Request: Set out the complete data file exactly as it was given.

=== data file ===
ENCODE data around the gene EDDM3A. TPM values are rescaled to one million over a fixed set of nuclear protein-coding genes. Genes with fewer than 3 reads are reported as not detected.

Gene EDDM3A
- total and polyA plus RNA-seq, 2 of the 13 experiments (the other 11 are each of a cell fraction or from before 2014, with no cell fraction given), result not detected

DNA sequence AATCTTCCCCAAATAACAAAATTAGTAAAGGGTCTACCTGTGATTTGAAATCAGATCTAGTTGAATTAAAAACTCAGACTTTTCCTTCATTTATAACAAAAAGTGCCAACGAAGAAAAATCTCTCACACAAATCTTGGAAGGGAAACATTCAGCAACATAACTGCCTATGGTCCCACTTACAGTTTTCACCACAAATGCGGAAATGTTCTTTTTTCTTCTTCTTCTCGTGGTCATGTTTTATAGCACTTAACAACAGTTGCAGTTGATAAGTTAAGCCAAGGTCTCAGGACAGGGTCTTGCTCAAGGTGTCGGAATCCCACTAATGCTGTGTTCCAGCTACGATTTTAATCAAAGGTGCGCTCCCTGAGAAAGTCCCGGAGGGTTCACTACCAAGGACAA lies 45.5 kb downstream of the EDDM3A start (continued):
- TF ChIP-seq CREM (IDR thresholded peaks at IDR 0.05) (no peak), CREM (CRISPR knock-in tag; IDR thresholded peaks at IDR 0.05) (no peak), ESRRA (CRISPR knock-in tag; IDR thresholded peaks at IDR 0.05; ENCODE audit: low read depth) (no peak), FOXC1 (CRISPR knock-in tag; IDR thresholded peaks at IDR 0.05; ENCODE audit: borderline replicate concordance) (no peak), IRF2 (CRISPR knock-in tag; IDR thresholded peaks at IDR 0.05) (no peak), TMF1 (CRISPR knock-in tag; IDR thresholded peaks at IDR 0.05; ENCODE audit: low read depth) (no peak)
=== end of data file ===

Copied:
ENCODE data around the gene EDDM3A. TPM values are rescaled to one million over a fixed set of nuclear protein-coding genes. Genes with fewer than 3 reads are reported as not detected.

Gene EDDM3A
- total and polyA plus RNA-seq, 2 of the 13 experiments (the other 11 are each of a cell fraction or from before 2014, with no cell fraction given), result not detected

DNA sequence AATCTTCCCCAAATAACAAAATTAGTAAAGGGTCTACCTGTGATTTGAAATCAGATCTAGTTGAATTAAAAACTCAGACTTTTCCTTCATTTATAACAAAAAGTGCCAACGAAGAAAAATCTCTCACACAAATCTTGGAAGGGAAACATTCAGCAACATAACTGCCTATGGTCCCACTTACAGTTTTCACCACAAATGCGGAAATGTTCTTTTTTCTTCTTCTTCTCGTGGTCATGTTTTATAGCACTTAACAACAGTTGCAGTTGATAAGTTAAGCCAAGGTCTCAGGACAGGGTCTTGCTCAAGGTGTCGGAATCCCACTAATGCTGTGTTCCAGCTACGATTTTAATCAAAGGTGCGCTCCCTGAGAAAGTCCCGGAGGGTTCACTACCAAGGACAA lies 45.5 kb downstream of the EDDM3A start (continued):
- TF ChIP-seq CREM (IDR thresholded peaks at IDR 0.05) (no peak), CREM (CRISPR knock-in tag; IDR thresholded peaks at IDR 0.05) (no peak), ESRRA (CRISPR knock-in tag; IDR thresholded peaks at IDR 0.05; ENCODE audit: low read depth) (no peak), FOXC1 (CRISPR knock-in tag; IDR thresholded peaks at IDR 0.05; ENCODE audit: borderline replicate concordance) (no peak), IRF2 (CRISPR knock-in tag; IDR thresholded peaks at IDR 0.05) (no peak), TMF1 (CRISPR knock-in tag; IDR thresholded peaks at IDR 0.05; ENCODE audit: low read depth) (no peak)